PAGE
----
Writer: House Special Election in Kansas Shows That Red States May Be ‘Souring’ on Conservative Economic Ideas

April 14th, 2017 5:06 PM

Whatever was the matter with Kansas when Thomas Frank wrote his book is now less daunting for the left, believes New York magazine’s Eric Levitz, who contended in a Wednesday piece that the closeness of this week’s House special election in the Wichita-centric 4th District appears to spell trouble for conservatives.

On Tuesday, Republican Ron Estes was elected by seven percentage points to represent the 4th, which five months ago Donald Trump won by 27 points and then-incumbent congressman Mike Pompeo, now director of the CIA, took by 31 points. Levitz noted that many Republicans are claiming that the main drag on support for Estes wasn’t Trump, but rather the state’s governor, Sam Brownback.

If that’s true, Levitz opined, the news is even worse for the GOP. “In the long run, a repudiation of Brownback is just as, if not more, threatening to the Republican Party than a repudiation of Trump would be,” he wrote. “Brownback isn’t unpopular for idiosyncratic, personal reasons; the governor didn’t decimate his state’s finances by spending public funds on sex workers. He did it by implementing the conservative movement’s blueprint for utopia.”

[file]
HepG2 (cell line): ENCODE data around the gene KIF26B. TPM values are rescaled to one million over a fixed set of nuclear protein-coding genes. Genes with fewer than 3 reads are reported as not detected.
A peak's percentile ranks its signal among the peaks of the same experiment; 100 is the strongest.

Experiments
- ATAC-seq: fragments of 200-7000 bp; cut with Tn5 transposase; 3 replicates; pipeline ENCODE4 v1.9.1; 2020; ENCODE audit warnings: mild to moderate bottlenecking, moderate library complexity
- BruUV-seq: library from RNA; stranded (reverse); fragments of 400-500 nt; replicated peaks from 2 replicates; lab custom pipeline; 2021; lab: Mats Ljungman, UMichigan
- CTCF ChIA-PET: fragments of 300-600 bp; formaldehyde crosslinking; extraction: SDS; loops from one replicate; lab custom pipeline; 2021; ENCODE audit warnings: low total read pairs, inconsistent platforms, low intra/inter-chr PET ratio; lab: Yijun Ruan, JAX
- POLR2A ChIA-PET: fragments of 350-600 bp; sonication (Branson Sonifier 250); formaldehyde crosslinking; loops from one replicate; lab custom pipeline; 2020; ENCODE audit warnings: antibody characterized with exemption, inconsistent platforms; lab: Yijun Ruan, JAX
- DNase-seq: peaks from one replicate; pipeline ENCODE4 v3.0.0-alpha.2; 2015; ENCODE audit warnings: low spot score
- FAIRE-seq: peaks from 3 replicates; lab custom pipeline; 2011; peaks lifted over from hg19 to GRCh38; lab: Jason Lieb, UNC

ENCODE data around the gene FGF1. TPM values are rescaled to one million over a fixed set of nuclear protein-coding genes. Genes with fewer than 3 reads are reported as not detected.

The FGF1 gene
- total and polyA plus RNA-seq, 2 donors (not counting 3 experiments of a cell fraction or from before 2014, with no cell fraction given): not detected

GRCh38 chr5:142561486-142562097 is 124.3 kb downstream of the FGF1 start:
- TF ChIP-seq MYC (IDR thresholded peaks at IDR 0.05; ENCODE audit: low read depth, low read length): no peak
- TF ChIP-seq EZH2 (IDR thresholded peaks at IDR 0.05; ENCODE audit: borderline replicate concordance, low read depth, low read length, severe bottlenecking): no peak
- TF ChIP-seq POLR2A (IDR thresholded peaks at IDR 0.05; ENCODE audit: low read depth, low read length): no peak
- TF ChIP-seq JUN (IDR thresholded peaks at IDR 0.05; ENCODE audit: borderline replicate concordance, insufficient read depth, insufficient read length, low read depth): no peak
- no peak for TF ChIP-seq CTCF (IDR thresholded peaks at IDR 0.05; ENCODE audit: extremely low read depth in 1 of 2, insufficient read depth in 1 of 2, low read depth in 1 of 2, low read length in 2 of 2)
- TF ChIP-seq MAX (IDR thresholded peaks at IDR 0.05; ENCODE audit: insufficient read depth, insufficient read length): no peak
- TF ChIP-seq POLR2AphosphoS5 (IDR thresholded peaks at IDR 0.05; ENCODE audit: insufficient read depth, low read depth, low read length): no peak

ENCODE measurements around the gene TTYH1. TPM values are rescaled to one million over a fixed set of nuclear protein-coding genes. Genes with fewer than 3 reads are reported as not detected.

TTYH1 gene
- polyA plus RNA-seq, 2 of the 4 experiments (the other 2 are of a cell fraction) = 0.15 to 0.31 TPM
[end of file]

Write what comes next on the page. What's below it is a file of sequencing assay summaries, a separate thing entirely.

After recapping Brownback’s tax-and-budget-cutting agenda as well as his announced goal of creating a “red-state model” of governance, Levitz commented (bolding added):

Of course, the GOP’s “different way” didn’t work. Instead of providing national Republicans with a winning advertisement for fiscal conservatism, it provided Kansas’s government with giant revenue shortfalls, its economy with weaker job growth than in neighboring states, and Brownback himself with one of the lowest approval ratings of any governor in America…  

…To say that Kansas didn’t swing against the GOP because of Trump, but, rather, because of Brownback, is to say that red America isn’t souring on one particular Republican -- it’s souring on the party’s entire economic philosophy…

…[Trump’s] approval rating began sliding in early March, right after [Paul] Ryan unveiled his plan to finance a large tax cut for the rich by throwing millions of low-income people off their health insurance — an idea that enjoyed the backing of 17 percent of the electorate…

…The GOP’s fundamental weakness, the one they compensate for using gerrymandered districts, voting restrictions, fraudulent promises, defamatory conspiracy theories, and increasingly garish appeals to white racial resentment…[is that] Republican voters no longer want to buy what misanthropic billionaires pay their leaders to sell them. Not even in the Koch brothers’ backyard.